Dr. Margaret Kripke on Cancer and the Environment
About the Video
Unacceptable Risk: Dr. Margaret Kripke on Cancer and the Environment, tells the story of a prominent cancer researcher who began to rethink her assumptions about the causes of cancer and the true burden of environmentally-induced cancers.
Watch the full video today!
Please comment and share this video to help us get this important and timely perspective out to a wider audience. View the press release here.
It’s difficult to find a more preeminent figure in the world of cancer research than Dr. Margaret Kripke. A world-renowned expert in the immunology of skin cancers, she holds a doctorate from the University of California, Berkeley. While conducting research at the National Cancer Institute, she was recruited to the top-ranked MD Anderson Cancer Center in Houston, Texas, to head a new department of immunology. She became the first female department chair, as well as the first female full professor in basic science, in the history of the institution.
Dr. Kripke served on the President’s Cancer Panel from 2003 until 2010. It was during that time that the Panel decided to examine the impact of environmental factors on cancer risk. Dr. Kripke learned that of the 80,000+ chemicals on the market in the United States, most are largely unstudied or understudied, and most are unregulated. She realized that exposure to cancer causing chemicals and environmental carcinogens are a widespread and daily occurrence for millions of people in the U.S., and that most people still don’t know this.
Like any good scientist presented with new data, Dr. Kripke reconsidered her hypothesis. Her experience on the President’s Cancer Panel was a turning point in her understanding of the multifactorial causes of cancer, including the impact of exposure to toxic chemicals. This has led to a new path in her long and illustrious career. With cancer being the second leading cause of death in the U.S., she has become a strong advocate for cancer prevention and challenges the cancer research and clinical communities to look more closely at environmental and chemical contributions to cancer.
Known and suspected carcinogens in the places we live, learn, work and play are an unacceptable risk. We can do more to prevent cancer.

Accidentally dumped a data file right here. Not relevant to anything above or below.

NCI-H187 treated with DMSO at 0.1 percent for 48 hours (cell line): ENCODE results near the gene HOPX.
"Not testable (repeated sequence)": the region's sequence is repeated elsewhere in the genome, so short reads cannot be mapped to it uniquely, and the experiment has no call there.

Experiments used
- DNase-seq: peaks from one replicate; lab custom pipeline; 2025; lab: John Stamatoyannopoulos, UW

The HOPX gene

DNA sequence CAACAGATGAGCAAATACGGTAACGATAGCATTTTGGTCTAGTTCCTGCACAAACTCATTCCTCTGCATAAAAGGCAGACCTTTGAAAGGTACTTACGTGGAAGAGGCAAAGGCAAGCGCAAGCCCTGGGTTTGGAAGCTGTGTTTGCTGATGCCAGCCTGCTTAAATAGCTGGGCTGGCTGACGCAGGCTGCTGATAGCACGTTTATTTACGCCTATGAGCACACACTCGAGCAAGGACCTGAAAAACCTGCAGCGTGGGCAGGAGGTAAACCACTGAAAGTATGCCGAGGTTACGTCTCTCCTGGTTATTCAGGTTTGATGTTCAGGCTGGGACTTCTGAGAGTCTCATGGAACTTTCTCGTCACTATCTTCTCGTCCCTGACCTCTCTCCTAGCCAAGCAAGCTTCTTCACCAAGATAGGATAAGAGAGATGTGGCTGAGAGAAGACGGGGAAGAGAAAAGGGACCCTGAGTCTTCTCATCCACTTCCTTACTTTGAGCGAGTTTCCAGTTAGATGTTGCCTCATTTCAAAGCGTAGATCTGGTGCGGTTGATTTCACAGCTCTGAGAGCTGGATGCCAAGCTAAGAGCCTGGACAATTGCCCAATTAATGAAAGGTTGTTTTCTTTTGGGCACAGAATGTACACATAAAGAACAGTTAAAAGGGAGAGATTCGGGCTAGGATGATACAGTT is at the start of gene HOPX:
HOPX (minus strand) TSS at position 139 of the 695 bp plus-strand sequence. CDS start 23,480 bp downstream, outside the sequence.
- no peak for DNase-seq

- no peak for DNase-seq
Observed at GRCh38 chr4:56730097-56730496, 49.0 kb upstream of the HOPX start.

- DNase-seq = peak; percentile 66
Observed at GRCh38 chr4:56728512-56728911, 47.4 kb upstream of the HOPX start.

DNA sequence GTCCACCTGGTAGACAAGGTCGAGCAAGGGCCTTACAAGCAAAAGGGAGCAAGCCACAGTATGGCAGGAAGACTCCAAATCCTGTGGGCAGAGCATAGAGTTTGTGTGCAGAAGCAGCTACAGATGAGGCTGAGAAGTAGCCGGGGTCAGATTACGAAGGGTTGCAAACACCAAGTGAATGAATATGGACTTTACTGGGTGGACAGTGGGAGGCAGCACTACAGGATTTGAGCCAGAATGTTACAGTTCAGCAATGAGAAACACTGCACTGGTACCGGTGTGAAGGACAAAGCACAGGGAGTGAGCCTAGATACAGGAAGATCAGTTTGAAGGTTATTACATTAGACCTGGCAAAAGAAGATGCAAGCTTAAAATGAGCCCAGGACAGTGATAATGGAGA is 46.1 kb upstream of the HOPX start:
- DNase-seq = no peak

What We’re Doing and How You Can Help
- Visit our National Cancer Prevention page to find out more about our range of initiatives and projects aimed at reducing environmental exposures and preventing cancer.
- Contact your elected officials and tell them you support the plan laid out in A Path to Cancer Prevention and Environmental Justice: The Cancer Free Economy Network’s Agenda for the Biden-Harris Administration (coming soon!).
- Read the Joint Statement on Cancer Prevention, sign up to get involved and share the videos on social media.
- Support our efforts to prevent childhood cancer by downloading the Childhood Cancer: Cross-Sector Strategies for Prevention report and signing the public statement of support here.
- Sign up for CFE’s Advocacy Action Team here to receive periodic emails with opportunities to take action.
Those Who Face the Extra Risk and Burden of Cancer
While exposures to toxic chemicals – in the air we breathe, the water we drink, the food we eat, and the everyday products we use – affect all of us, these toxic exposures disproportionately affect low-income individuals and people of color where they live and work.
- Recent studies have shown that people of color, recent immigrants, and people in low income communities are far more likely to work with industrial agents that increase cancer risk, have less access to institutions that protect them, and suffer disproportionately from exposures to environmental contaminants linked with cancer.[i]
- Levels of indoor pollutants—lead, allergens, and volatile organic compounds (VOCs)—tend to be elevated in low-socioeconomic status households.[ii]
- Indigenous, Black, and Latinx people, as well as recent immigrants and people with lower incomes are exposed to more hazardous chemicals in outdoor air compared with white affluent neighborhoods,[iii] as low income communities tend to be clustered around industrial sites, truck routes, ports and other air pollution hotspots.
- African Americans are exposed to 38 percent more polluted air than whites, and they are 75 percent more likely to live in fence-line communities than the average American.[iv]
- For many low-income families, dollar stores are their only source of household necessities, including food, children’s toys, and clothing. However, dollar stores sell products with high levels of toxic chemicals, posing a significant threat to the most vulnerable populations.[v]
[ii] Adamkiewicz et al. 2011. Am J Public Health December; 101(Suppl 1): S238–S245.
[iii] Bell, M.L. and K. Ebisu. 2012. Environ Health Perspect. 120(12): 1699-704.
[iv]“Fumes Across the Fenceline. The Health Impacts of Air Pollution from oil & Gas Facilities on African American Communities.” Report by NAACP and Clean Air Task Force. November 2017. http://catf.us/resources/publications/files/FumesAcrossTheFenceLine.pdf